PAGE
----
Delete
    4. So your point is.....? idk

      Reducing TDH to merely stating "NAEP is the “gold standard” for testing educational progress" seems myopic.

      Delete
    5. If you @1:52P are the same Anonymous as the one @12:34, my point is that you're arguing with somebody, but it's not TDH. Almost nothing you say has anything to do with his blog post.

      TDH isn't merely stating that NAEP is the "gold standard"; he's quoting people in the ed biz, who think it's the most carefully constructed and scored of assessment tests. This doesn't mean the test is perfect or that no one should question its use. But to dismiss it because TDH quoted experts seems moronic.

      Delete
    6. An assertion backed by evidence:

      Trump is successful at accumulating wealth

      Not particularly dispositive however.

      Whatever points TDH or his fanboys are making, they tend not to be especially well-defined, or at least seems that way.

      Responding to the "Fine Tuning" Argument for God (Sean Carroll)

      Delete
  4. According to the NAEP long term trends:

    1978
    Black, age 9, average scale score, long-term trend mathematics: 192
    2012
    Black, age 9, average scale score, long-term trend mathematics: 226

    That’s a significant increase.

    Is that because of improved schools?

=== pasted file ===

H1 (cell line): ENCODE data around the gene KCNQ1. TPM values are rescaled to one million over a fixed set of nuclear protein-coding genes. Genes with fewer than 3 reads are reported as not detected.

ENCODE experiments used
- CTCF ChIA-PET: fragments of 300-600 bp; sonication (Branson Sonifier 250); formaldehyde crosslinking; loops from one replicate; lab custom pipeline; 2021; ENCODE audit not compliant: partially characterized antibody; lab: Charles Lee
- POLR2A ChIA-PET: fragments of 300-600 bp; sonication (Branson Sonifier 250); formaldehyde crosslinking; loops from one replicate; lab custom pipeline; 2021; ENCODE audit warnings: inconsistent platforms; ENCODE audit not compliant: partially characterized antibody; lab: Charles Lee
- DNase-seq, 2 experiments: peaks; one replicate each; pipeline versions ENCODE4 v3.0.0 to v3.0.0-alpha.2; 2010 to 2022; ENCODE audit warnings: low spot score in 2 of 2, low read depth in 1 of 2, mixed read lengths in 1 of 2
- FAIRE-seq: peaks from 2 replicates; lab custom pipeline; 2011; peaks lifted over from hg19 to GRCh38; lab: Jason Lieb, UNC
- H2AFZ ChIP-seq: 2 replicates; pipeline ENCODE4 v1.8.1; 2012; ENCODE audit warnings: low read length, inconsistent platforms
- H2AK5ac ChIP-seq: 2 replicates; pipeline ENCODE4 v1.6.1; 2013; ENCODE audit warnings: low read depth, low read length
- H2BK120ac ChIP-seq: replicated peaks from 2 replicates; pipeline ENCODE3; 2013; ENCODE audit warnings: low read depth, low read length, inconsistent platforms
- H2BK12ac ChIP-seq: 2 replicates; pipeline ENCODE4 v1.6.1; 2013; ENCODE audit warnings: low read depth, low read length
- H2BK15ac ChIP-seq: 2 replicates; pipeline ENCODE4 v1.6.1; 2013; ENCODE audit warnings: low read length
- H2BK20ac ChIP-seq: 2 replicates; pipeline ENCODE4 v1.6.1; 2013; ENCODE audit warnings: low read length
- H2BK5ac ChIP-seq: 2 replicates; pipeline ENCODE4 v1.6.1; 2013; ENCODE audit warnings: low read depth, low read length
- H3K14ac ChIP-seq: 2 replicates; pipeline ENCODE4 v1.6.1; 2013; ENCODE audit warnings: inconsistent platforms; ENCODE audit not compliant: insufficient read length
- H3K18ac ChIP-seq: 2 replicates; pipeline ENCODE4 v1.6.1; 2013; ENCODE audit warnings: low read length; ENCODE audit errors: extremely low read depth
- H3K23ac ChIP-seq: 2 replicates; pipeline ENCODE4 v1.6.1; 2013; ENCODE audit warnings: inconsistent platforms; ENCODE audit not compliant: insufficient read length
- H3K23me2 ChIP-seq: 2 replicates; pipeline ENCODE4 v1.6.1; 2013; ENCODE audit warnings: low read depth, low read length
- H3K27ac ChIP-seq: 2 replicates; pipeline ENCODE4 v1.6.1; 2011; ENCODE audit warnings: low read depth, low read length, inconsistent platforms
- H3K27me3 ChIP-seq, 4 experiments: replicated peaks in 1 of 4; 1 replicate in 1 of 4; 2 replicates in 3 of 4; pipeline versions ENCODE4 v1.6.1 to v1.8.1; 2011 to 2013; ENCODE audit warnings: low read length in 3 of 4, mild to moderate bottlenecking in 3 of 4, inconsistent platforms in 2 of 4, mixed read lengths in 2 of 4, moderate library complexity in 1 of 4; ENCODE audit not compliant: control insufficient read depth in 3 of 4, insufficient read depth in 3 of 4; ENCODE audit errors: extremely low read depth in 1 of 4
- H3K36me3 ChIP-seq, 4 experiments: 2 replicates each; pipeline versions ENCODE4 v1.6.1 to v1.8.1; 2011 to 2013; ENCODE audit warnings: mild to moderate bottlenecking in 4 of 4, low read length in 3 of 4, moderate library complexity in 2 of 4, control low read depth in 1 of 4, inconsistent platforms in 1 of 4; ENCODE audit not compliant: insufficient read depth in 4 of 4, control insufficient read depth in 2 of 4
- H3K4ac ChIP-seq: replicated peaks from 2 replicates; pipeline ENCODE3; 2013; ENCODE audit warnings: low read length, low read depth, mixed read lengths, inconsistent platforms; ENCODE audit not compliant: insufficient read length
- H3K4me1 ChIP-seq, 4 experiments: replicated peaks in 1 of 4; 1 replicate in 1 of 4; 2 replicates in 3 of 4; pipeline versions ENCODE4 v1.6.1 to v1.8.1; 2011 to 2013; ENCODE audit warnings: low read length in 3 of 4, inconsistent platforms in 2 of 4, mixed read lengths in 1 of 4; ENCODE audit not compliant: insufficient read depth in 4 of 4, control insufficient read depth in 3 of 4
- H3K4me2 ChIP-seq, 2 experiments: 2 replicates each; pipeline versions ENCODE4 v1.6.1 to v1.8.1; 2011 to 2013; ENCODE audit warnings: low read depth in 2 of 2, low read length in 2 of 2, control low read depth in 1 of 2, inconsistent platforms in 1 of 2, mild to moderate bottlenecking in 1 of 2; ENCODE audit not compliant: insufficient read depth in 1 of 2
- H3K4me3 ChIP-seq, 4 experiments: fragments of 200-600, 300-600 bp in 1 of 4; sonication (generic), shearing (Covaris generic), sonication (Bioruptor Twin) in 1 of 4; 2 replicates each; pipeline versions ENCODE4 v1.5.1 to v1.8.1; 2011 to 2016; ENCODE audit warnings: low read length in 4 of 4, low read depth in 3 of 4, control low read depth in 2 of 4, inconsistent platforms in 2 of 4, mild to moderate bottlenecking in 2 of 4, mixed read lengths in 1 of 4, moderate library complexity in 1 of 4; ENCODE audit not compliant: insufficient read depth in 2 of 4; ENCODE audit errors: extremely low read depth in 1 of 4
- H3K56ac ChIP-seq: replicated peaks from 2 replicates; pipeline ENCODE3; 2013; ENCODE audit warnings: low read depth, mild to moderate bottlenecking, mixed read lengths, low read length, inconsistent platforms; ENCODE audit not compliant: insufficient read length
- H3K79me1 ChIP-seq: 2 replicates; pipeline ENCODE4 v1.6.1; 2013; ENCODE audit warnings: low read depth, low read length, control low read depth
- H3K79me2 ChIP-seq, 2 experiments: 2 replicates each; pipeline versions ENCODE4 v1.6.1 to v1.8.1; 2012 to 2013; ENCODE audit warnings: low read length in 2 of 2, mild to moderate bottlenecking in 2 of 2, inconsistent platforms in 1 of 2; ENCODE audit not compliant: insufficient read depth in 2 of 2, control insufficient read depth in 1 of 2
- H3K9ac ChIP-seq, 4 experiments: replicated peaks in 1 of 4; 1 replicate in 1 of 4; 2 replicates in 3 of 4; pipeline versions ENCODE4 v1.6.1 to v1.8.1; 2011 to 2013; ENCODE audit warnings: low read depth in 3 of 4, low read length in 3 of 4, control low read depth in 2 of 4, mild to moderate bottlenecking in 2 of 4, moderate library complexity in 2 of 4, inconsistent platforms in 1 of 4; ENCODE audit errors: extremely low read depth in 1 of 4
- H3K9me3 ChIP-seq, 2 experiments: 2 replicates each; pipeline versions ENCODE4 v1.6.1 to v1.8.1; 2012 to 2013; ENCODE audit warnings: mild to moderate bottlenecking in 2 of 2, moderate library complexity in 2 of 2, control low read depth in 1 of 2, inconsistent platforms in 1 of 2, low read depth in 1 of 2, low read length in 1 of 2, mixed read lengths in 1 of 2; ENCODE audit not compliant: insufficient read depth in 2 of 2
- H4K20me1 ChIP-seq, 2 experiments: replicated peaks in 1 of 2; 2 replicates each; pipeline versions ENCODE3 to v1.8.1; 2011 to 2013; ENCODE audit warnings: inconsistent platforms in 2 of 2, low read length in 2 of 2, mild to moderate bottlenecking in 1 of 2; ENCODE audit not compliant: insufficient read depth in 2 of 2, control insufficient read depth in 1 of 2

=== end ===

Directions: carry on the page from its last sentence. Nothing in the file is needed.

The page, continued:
The score for white students over that time frame went from 224 to 252. That is a somewhat smaller increase (28) than for black students (34), but shows the initial achievement gap essentially persisted.

    Is that because of inadequate schools?

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    Replies
    1. Correlate the math scores with poverty rates and you will see whether it is because of improved schools or decreased poverty. Do the same for the white students. Many of them are poor too.

      I know you want to say that black students stay stoopid even when schools improve, but that isn't the right conclusion to draw from these stats. They stay poorer than white students even though poverty has decreased under Obama. Now that it is back on the rise (due to Trump), you will be able to track the effects on educational performance, if we are all still alive in the long-term.

      Of course, correlation is not causation, so you would have to manipulate poverty to see if it is causal of lower performance in math. Wouldn't it be interesting to get rid of poverty and see what happens with black kids (and white ones too)?

      Delete
    2. Somerby is the one who keeps pointing out achievement gaps, despite increased scores. He won’t share his opinions, do who knows what the stats mean? Won’t Rachel or Bob tell us what to think???

      Delete